Home > Paper selection > Not Implemented

The bottom line for most buyers backing off from recycled paper is cost. Many (but by no means all) of the recycled sheets have been priced higher than their virgin counterparts. Conservatree interviewed paper manufacturers in 1997 to find out why. We found that people at the mills had many different explanations for the premiums.

Several pointed out that most of the recycled pulp is bought on the open market, which is a much more expensive option for an integrated mill that has its own virgin pulp facility. Therefore, papers manufactured with purchased pulp would cost more than virgin papers produced from a company's own pulp.

John Morrison, vice president of marketing at Potlatch, said the company dropped its previous 50% recycled, 10% postconsumer (50/10) recycled content levels to simply 10% postconsumer on two of its #1 coated papers because "it didn't make sense." The company had been purchasing preconsumer pulp on the open market when it had its own forest land that provided less expensive pulp.

Even companies that own a deinking pulp mill have higher expenses, according to Terry Plummer, vice president of sales and marketing at Boise Cascade. "The cost of deinking investments makes it hard to bring down the price of recycled," he said, especially when they are an incremental addition to an existing facility. Further, said Plummer, "While recycled pulp mills were being built in the U.S., several large virgin pulp mills were being built in other countries, producing very low-cost virgin pulp."

Most of the deinking plants, even those connected to a paper mill, had expected to be able to sell some of their pulp on the open market. When they were undercut by virgin pulp, the economics that were supposed to balance out the costs of the deinking mills were thrown off.

Jack Plomgren, marketing manager for Union Camp's fine paper division, pointed to structural issues that make virgin pulp more economical. Referring to the paper industry, he said, "We are very efficient at bringing trees to a mill and pulping them." But, he added in comparison, "As a country, we are not as efficient in collecting wastepaper from small offices, sorting it, and getting it to a mill for deinking," resulting in price differentials at mills with virgin pulping facilities. He also noted that, "The quality of waste is impacting price," with the unexpectedly high amount of "stickies" (many different types of adhesives) requiring mills to run higher, cleaner (and therefore more expensive) grades of wastepaper than their original projections.

Customers, too, play a role in higher prices for some recycled papers. When prices are falling, lower recycled demand can create higher price differentials between recycled and virgin papers. Distributors will sell their older, higher-cost inventory before ordering again, so customers may not be able to take advantage of lower-cost recycled paper as quickly as they can get the lower-cost virgin paper.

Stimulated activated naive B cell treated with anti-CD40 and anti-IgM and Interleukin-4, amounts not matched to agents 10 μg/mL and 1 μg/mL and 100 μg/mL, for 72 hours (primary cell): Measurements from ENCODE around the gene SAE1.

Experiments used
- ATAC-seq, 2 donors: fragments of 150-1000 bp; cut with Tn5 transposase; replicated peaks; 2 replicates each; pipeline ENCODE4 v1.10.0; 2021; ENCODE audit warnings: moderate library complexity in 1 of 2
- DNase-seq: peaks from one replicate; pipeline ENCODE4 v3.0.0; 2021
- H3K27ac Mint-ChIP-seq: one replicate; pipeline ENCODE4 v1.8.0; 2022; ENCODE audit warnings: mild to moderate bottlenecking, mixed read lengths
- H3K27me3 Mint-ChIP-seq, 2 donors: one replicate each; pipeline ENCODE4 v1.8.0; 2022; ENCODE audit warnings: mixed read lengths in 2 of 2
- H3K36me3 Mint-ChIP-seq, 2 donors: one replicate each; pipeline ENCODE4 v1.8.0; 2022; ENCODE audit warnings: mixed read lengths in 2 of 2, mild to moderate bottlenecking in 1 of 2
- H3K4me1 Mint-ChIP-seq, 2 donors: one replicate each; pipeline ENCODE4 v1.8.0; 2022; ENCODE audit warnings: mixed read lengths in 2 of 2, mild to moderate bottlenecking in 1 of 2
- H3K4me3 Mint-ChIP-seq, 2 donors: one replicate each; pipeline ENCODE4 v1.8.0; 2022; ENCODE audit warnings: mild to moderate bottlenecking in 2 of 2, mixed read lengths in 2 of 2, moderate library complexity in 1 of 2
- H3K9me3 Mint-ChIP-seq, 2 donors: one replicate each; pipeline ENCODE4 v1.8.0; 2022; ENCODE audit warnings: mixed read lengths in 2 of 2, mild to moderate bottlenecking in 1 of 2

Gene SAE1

How To Handle Price Premiums

Fortunately, text and cover, opaque, and some coated papers are generally the same price, whether they are made with or without recycled content. Randy Wolf, then executive director for the Recycled Pulp & Paper Coalition, insisted that buyers can get competitive pricing for recycled commodity grades, too, even for relatively small quantities, if they are willing to be "squeaky wheels." As an example, he had an employee call paper distributors to get pricing for ten cases of recycled paper. When the costs came back higher than comparable virgin papers, she called back to insist on a cheaper price. She got it, but only after working her way through the sales hierarchies.

Not all buyers view the current price differentials negatively. When asked whether he had seen buyers backing off from recycled, Union Camp's Jack Plomgren noticed that, while that might be true for some purchasers, "Other people realized that the percent of premium was being reduced and chose to buy recycled." Clearly, these buyers understand the importance of continued strong support to the recycled paper market and view the reduction in price differentials as an indication that their support is working.

Potlatch's John Morrison noted that one way that people dealt with the paper pricing peaks in 1994-1996 was to reduce the amount of paper they buy, through source reduction strategies. He thought that will continue. "Publishers were reluctant to change page size and page numbers but it turned out to be not as bad as they thought. They may not go back." Magazine and catalog publishers, in particular, are likely to continue to massage every possible opportunity to make their paper dollar go farther, including continuing page size reductions and decreasing the number of pages in their publications.

Wayne Pennock, marketing information manager at Moore Business Forms, agreed that economic realities led their customers to search out more opportunities to reduce paper purchases, and Moore adapted to those changes. While customers' increased use of electronic forms cut into Moore's traditional business of selling forms bond paper, the company now sells its expertise by teaching people how to create and use the electronic forms. Pennock also reported that customers were increasingly using linerless labels, which peel off a roll like tape instead of peeling off a backing that then is thrown away. Moore also incorporated new presses so efficient that they cut printing paper waste in half, thereby reducing the amount of paper Moore bought for conversion. That saved money for Moore's customers as well.

Thus, when cost is a decisive factor in using recycled paper, buyers develop creative strategies for bringing it into line.

[an error occurred while processing this directive]